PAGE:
Date of Completion


Embargo Period



In situ TEM, In situ Heating, MEMS, Specimen Preparation, Temperature Calibration, Phase Transformations, Gas Atomized Powders

Major Advisor

Dr. Mark Aindow

Associate Advisor

Dr. C. Barry Carter

Associate Advisor

Dr. Seok-Woo Lee

Field of Study

Materials Science and Engineering


Doctor of Philosophy

Open Access

Open Access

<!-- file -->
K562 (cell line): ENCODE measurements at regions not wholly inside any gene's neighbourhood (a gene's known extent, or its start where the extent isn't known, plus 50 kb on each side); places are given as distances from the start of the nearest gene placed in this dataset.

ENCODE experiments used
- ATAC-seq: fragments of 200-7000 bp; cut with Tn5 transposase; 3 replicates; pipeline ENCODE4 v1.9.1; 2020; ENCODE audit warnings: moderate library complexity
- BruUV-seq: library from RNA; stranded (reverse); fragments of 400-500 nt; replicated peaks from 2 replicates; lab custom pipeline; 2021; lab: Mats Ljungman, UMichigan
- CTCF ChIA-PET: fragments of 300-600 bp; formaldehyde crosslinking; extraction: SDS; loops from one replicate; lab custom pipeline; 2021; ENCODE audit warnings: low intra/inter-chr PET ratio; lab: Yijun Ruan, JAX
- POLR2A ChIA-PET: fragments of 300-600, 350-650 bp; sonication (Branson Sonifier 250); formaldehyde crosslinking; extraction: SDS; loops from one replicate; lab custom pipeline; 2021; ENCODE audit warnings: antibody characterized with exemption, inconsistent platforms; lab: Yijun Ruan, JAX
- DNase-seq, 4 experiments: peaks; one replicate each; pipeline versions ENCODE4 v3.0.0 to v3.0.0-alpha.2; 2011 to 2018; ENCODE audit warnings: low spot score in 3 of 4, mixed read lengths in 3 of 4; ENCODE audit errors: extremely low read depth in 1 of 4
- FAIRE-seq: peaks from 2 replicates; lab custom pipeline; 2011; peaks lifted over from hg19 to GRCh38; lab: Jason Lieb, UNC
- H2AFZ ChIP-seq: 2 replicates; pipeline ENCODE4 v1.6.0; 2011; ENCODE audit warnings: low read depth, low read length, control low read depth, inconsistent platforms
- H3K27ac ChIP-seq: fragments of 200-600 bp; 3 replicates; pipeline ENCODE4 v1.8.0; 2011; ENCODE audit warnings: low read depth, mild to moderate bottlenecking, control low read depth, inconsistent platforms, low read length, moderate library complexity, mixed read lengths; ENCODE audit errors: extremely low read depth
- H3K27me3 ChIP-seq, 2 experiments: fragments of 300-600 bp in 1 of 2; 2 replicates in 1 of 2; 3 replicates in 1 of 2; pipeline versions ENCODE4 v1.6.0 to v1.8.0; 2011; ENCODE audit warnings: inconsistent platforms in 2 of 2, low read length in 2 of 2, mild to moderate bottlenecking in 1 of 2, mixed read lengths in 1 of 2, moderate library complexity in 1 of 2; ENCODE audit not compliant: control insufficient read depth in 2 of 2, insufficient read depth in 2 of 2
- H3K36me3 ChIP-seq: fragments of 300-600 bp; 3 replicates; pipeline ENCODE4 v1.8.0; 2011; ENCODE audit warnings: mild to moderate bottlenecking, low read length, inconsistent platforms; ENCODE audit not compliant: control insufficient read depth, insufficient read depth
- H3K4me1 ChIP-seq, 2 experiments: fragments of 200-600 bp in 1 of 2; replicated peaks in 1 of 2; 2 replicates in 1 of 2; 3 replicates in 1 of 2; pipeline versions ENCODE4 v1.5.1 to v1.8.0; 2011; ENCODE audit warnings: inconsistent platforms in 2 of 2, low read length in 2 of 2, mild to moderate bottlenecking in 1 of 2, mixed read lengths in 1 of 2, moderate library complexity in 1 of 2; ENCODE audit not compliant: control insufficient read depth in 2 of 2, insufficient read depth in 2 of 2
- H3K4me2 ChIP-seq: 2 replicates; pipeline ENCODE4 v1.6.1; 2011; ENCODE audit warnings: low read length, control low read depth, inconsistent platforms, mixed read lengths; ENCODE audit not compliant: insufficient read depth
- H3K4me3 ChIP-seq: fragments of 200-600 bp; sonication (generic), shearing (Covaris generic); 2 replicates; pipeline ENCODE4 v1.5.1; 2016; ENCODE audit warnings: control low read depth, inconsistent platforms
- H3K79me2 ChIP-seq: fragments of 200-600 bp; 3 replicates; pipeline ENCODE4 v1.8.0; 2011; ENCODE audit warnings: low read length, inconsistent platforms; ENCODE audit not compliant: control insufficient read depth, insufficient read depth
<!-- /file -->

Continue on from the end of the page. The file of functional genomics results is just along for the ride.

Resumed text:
In situ heating holders offer the possibility of studying thermally activated processes by performing real time, high temperature experiments inside the transmission electron microscope. The poor thermal stability of traditional furnace-type heating holders limits their use to a narrow range of materials and processes. Modern micro electro mechanical system (MEMS) based heating holders have significantly improved the ability to perform such experiments and have led to a revival in the field of in situ TEM. The excellent thermal stability of the MEMS devices allows us to carry out controlled heating and cooling experiments on both particulate and bulk samples at high spatial resolution. Despite these advantages, there are several practical challenges to the use of MEMS-based heating holders. In this dissertation, two important issues that impede the reliable interpretation of data from MEMS-based in situ heating experiments are addressed: measurement of specimen temperature, and preparation/transfer of site-selective specimens from bulk samples. It is shown that the specimen temperature can be obtained from the size-dependent sublimation behavior of monodisperse polyvinyl pyrrolidone capped Ag-nanocubes using the Kelvin equation. This approach gives the temperature of the microheater membrane to an accuracy of ±5 C, and a systematic evaluation of the different potential sources of error is presented. Next, a protocol is described for using a dual-beam focused ion beam - scanning electron microscope (FIB-SEM) to perform site selective specimen preparation and transfer onto a MEMS microheater. The critical features of this protocol are the specimen geometry and a custom FIB-SEM sample stage that minimizes ion beam exposure during the procedure. This approach is then used to prepare cross-sectional specimens from gas-atomized powder particles of three Al-alloys; solid solution strengthened Al-Mg, precipitation hardenable Al-Mg-Si, and an Al-Mn-Cr-Co-Zr alloy, which contains icosahedral quasicrystalline dispersoids. In situ scanning transmission electron microscopy heating experiments on these samples revealed a wide variety of thermally activated processes such as: solute redistribution to eliminate micro-segregation; dissolution, coarsening, transformation and decomposition of secondary phases; and precipitation within the aluminum matrix.